Thank you all for taking the time to come out to the work-in-progress showing of “Le creux de tes bras” on Thursday November 6.

As I mentioned, I would be grateful to get some feedback. You may email your comments to me at

Some specific questions that I have are;

1. Were there particular moments that stood out for you or that you connected to specifically?

2. Were there any moments that were confusing? Why?

3. Were there parts of the piece that you feel could have been longer, developed or been more in-depth?

4. What do you think about the title being in French? I will likely be doing the show in other communities outside of Quebec, the English title would be “The Crook of your Arm.”

Please feel free to send me any other questions or comments as well.

Thank you so much for your support!


Winterson on Language

I can’t believe it has taken me so long to become aquatinted with the work of Jeanette Winterson. Here is an excerpt from an interview she did with (the fabulous!) Eleanor Wachtel on CBC’s Writers & Company.

Language, more than an exchange of information…

“For me, language is a freedom. As soon as you have found the words with which to express something, you are no longer incoherent, you are no longer trapped by your own emotions, by your own experiences; you can describe them, you can tell them, you can bring them out of yourself and give them to somebody else. That is an enormously liberating experience, and it worries me that more and more people are learning not to use language; they’re giving in to the banalities of the television media and shrinking their vocabulary, shrinking their own way of using this fabulous tool that human beings have refined over so many centuries into this extremely sensitive instrument. I don’t want to make it crude, I don’t want to make it into shopping-list language, I don’t want to make it into simply an exchange of information: I want to make it into the subtle, emotional, intellectual, freeing thing that it is and that it can be.”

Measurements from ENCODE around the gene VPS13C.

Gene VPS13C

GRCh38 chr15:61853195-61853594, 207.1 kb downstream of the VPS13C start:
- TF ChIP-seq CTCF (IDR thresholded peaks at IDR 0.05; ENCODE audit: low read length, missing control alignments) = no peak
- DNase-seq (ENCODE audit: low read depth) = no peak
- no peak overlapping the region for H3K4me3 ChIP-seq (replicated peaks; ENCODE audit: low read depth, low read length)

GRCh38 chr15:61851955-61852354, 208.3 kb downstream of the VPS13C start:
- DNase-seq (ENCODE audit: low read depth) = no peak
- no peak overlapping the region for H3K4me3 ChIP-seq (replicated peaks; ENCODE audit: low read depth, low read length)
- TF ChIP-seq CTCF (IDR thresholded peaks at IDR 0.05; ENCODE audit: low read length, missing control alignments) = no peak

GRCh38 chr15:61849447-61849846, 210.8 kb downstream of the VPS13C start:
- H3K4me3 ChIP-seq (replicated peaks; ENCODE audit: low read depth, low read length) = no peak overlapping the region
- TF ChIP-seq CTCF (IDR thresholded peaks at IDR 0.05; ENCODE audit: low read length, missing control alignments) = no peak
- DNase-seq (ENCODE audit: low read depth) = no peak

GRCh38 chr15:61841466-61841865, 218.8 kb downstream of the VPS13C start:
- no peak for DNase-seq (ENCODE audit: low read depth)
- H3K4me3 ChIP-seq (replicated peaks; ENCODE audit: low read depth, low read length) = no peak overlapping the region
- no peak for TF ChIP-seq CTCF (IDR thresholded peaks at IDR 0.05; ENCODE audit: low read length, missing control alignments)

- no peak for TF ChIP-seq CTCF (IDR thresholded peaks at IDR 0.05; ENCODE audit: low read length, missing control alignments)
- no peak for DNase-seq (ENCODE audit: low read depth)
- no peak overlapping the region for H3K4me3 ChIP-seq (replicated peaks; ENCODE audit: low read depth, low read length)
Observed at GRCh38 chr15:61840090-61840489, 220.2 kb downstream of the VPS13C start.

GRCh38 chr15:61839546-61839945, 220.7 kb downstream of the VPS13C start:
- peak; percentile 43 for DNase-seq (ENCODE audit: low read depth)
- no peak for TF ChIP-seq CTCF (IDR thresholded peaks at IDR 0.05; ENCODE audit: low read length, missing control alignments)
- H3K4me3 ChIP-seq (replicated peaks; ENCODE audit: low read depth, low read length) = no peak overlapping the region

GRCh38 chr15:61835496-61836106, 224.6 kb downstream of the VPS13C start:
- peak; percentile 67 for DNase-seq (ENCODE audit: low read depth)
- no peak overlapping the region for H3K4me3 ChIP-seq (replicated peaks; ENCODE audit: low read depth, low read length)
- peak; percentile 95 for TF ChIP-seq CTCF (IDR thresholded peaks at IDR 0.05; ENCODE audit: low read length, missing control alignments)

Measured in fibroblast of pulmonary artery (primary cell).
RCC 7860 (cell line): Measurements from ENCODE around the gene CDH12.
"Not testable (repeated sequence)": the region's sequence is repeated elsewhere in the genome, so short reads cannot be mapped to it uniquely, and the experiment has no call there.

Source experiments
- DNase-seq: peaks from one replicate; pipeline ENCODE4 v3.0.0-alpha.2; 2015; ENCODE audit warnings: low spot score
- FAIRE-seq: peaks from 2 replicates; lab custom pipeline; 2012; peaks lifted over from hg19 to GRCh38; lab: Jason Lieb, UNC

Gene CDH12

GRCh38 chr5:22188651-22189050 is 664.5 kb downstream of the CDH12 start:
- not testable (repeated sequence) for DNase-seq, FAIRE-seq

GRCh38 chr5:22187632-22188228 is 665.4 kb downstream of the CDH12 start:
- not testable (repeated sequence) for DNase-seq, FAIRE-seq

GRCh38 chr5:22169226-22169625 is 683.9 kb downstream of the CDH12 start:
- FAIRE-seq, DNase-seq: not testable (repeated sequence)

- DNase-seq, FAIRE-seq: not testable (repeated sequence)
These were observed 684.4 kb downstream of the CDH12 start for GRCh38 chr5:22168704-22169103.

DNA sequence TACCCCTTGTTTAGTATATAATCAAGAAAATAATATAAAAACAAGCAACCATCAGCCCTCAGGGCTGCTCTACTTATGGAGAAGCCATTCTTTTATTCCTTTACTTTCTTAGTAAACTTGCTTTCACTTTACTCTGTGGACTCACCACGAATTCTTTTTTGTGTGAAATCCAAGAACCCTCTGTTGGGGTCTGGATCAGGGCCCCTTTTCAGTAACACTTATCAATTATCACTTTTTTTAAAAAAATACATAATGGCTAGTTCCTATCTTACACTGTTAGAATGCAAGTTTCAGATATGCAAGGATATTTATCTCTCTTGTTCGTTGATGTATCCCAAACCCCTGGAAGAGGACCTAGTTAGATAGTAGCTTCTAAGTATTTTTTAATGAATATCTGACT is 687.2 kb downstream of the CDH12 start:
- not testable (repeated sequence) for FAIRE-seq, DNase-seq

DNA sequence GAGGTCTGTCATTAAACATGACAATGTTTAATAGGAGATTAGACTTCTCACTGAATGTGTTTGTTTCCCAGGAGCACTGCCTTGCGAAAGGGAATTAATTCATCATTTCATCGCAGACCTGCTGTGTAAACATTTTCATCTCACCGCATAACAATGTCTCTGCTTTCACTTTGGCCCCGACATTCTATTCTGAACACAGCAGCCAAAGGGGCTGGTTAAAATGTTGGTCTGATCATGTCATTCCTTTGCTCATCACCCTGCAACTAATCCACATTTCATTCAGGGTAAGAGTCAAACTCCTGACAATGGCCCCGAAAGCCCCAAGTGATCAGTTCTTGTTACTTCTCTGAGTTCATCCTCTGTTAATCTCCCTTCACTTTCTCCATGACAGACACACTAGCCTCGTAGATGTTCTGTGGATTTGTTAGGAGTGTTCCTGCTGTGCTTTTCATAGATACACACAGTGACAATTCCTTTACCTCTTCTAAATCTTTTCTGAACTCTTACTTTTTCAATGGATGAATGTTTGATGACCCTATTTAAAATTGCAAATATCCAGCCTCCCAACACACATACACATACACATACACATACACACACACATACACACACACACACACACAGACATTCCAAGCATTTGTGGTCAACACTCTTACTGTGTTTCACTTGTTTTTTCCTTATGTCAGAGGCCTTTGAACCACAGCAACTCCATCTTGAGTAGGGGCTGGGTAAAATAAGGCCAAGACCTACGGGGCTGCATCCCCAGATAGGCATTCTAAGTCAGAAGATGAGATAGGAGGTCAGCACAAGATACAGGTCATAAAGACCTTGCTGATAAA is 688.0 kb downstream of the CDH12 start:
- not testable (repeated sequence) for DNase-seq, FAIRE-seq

What Art Does


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What art does is to coax us away from the mechanical and towards the miraculous. The so-called uselessness of art is a clue to its transforming power. Art is not part of the machine. Art asks us to think differently, see differently, hear differently, and ultimately to act differently, which is why art has moral force. Ruskin was right, though for the wrong reasons, when he talked about art as a moral force. Art is not about good behaviour, when did you last see a miracle behave well? Art makes us better people because it asks for our full humanity, and humanity is, or should be, the polar opposite of the merely mechanical. We are not part of the machine either, but we have forgotten that. Art is memory — which is quite different [from] history. Art asks that we remember who we are, and usually that asking has to come as provocation — which is why art breaks the rules and the taboos, and at the same time is a moral force. ~Jeanette Winterson

 Kitchen by Liza Lou